Above Ground logo

“Investigate ReconAfrica”

Civil society groups ask TSX Venture Exchange to set record straight on oil and gas drilling in the Okavango region

(Toronto, ON) — Civil society groups have submitted a request to the TSX Venture Exchange (TSX-V) to investigate potential misrepresentations in the disclosures and public communications of Canadian oil and gas company Reconnaissance Energy Africa Ltd. (ReconAfrica) (TSX-V: RECO) (OTCQB: RECAF) (Frankfurt: 0XD) regarding its operations in Namibia. The request follows on the heels of anonymous filings with the US Securities and Exchange Commission and the British Columbia Securities Commission earlier this year.

Civil society groups ask TSX Venture Exchange to investigate ReconAfrica over oil and gas drilling in the Okavango region
Locals wait to receive water in the Okavango region of Namibia. Credit: Artush (iStock.com)

ReconAfrica is operating in the Okavango region, in an expanse of more than eight million acres that spans the Namibia-Botswana border in southern Africa. The company holds petroleum exploration licenses covering areas home to the San and other Indigenous Peoples, as well as critical freshwater sources and endangered wildlife.

The request for investigation documents changes in ReconAfrica’s statements about its operations that suggest the company has made one representation of the project to local stakeholders and a different representation to investors. Apparent inconsistencies as to whether the company is targeting “unconventional” or “shale” oil and gas resources, typically extracted through fracking, raise questions about the completeness and accuracy of its disclosures.

“In order to understand and assess the impacts of the project, it’s critical that communities, investors and the general public have a full and accurate understanding of ReconAfrica’s operations,” says Erica Lyman, Clinical Professor of Law and Director of the Global Law Alliance for Animals and the Environment at Lewis and Clark Law School. “The Company’s commitments to environmental and social governance standards would be meaningless if it were communicating one thing to investors to spark interest, while telling another thing to local communities and other stakeholders to quell concerns.”

Nikki Reisch, Director of the Climate and Energy Program at the Center for International Environmental Law, adds, “ReconAfrica’s efforts to open up a new frontier of oil and gas production in the Okavango in the midst of a mounting climate emergency is concerning enough from a human rights and environmental perspective. The possibility that the company’s public statements may not fairly represent the full extent of its operations and the risks they entail for communities, investors, and the planet only magnifies those concerns.”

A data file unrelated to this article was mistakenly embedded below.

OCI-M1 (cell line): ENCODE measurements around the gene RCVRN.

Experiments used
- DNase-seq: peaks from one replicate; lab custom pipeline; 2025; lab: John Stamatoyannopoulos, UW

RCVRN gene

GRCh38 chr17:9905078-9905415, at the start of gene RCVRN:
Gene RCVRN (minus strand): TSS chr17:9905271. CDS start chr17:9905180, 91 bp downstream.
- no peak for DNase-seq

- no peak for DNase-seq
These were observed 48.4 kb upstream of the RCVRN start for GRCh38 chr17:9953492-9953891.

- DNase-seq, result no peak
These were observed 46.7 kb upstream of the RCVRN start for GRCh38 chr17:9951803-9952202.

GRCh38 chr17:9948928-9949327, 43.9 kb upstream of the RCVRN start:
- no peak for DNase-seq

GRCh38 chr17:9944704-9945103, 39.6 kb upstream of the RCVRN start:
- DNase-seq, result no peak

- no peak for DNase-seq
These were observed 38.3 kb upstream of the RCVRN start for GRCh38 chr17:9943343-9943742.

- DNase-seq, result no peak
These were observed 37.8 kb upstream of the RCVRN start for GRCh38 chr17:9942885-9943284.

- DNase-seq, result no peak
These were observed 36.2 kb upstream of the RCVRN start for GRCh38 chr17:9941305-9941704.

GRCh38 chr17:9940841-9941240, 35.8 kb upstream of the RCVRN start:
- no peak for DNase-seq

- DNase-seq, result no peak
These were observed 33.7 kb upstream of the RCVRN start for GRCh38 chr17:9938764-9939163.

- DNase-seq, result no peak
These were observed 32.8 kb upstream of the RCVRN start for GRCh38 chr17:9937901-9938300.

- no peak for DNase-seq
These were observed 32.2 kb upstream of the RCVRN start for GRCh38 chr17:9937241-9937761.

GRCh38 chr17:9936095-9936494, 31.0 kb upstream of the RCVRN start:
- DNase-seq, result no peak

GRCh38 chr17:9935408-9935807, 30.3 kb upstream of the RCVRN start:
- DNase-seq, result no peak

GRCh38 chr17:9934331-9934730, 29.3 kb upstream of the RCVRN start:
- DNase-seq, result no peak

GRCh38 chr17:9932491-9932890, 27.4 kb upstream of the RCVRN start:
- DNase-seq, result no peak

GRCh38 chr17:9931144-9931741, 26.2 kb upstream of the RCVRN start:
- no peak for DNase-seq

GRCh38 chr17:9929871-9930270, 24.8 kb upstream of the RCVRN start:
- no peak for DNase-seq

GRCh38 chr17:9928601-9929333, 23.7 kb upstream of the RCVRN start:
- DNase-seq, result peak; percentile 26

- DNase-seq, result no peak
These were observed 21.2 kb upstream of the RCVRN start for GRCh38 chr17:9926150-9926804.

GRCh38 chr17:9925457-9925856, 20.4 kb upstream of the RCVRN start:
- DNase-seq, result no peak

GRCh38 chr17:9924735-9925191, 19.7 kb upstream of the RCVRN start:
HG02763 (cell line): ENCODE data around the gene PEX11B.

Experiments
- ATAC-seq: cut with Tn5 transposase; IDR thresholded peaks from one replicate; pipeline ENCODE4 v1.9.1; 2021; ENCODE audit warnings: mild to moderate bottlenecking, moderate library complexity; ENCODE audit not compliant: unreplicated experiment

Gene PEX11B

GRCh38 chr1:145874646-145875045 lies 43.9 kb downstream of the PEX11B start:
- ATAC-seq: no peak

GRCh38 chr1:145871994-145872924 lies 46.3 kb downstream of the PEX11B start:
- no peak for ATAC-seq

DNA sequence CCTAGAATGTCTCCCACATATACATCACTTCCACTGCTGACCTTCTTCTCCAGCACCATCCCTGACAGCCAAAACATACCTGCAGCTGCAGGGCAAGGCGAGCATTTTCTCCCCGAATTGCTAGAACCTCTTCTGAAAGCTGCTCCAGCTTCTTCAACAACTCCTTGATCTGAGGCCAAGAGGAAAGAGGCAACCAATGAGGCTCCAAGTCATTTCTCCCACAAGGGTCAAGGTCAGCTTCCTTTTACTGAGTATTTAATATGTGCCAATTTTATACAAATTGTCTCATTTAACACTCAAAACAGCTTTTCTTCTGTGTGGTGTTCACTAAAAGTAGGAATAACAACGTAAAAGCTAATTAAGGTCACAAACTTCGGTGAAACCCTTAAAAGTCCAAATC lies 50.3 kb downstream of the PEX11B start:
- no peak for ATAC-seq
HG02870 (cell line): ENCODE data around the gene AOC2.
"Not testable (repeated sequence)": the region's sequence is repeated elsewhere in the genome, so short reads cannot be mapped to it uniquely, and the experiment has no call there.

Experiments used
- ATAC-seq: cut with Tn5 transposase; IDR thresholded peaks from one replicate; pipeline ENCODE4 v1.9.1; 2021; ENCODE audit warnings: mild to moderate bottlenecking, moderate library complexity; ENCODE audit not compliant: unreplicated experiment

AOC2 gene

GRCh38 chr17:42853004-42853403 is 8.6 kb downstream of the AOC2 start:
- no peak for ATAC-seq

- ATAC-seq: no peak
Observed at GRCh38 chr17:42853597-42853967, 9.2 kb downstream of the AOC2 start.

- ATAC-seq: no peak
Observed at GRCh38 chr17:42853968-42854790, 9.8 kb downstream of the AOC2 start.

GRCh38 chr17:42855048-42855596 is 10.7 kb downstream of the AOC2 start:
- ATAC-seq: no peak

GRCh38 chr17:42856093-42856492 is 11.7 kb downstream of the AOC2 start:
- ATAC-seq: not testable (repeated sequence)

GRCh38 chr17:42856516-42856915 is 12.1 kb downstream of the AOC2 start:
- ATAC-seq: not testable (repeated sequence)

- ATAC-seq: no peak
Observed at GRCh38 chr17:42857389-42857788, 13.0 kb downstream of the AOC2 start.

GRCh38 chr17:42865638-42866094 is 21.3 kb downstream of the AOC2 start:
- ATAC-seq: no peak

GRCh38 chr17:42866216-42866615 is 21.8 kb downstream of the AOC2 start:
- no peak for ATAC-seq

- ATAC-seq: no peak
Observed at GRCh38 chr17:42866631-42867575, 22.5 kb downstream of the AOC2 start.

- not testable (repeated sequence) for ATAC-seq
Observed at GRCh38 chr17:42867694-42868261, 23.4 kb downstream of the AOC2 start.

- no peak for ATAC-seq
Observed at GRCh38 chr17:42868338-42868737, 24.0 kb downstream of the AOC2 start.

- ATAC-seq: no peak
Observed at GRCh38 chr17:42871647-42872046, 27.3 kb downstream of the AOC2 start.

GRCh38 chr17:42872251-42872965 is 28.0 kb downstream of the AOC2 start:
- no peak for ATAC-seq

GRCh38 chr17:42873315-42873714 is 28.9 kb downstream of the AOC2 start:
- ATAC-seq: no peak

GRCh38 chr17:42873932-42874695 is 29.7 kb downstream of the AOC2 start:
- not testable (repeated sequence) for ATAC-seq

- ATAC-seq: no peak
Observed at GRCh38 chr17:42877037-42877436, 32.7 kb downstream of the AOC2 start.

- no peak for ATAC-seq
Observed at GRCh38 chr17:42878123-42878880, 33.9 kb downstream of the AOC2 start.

​​“The Canadian government says that it expects Canadian companies to adopt high standards of responsible business conduct abroad, but it fails to act in the face of repeated signs that those standards are being ignored,” says Karen Hamilton, Director of the Canadian human rights and environmental group Above Ground. “As we ask TSX-V to investigate ReconAfrica, we also call on the Government of Canada to take stronger measures to ensure Canadian companies are held to account.”

Lyman concludes, “Canadian oil and gas disclosure standards are clear. We ask TSX-V and other Canadian regulators to investigate whether ReconAfrica meets the bar for truthfulness and transparency. If not, appropriate measures should be taken.”

Note for editors:

ReconAfrica initially described the “Kavango Basin” as a significant shale play, referring to its potential for unconventional oil and gas extraction through hydraulic fracturing (fracking). After the company’s August 2020 announcement that it planned to drill for oil and gas in the Okavango region, local media reported concern over the project, including prospective fracking. On September 18, 2020, the Government of Namibia issued a joint media release with ReconAfrica’s local subsidiary, disclaiming plans to frack. Thereafter, mentions of “unconventional” and “shale” were removed from the company’s public communications, including its website and disclosures. Despite the changes, the company continues to:

  • Rely on estimates of the prospective quantities of oil and gas within its license area that include unconventional (shale) resources;
  • Include well sites in the maps of its initial drilling program that are in areas the company previously identified as locations with unconventional resources; and
  • Analogize its Kavango project to other major fracking sites in South Africa and in Texas.

Media contact:

Cate Bonacini, press@ciel.org, +1-202-742-5847

For more information:

You can access the submission and appendices at the links below.*



Graphic appendix


About the filing organizations:

Above Ground works to ensure that companies based in Canada or supported by the Canadian state respect human rights wherever they operate. It is a project of MakeWay, a national charity that builds partnerships and solutions to help nature and communities thrive together.

Center for International Environmental Law (CIEL) uses the power of law to protect the environment, promote human rights, and ensure a just and sustainable society. CIEL seeks a world where the law reflects the interconnection between humans and the environment, respects the limits of the planet, protects the dignity and equality of each person, and encourages all of earth’s inhabitants to live in balance with each other.

Global Law Alliance for Animals and the Environment (the Global Law Alliance) is a champion for wild animals and wild spaces across the globe, working to protect animals and the environment through the development, implementation, and enforcement of the rule of law.

*Please note that the TSX has yet to issue any definitive findings and that the complaint does not include ReconAfrica’s response.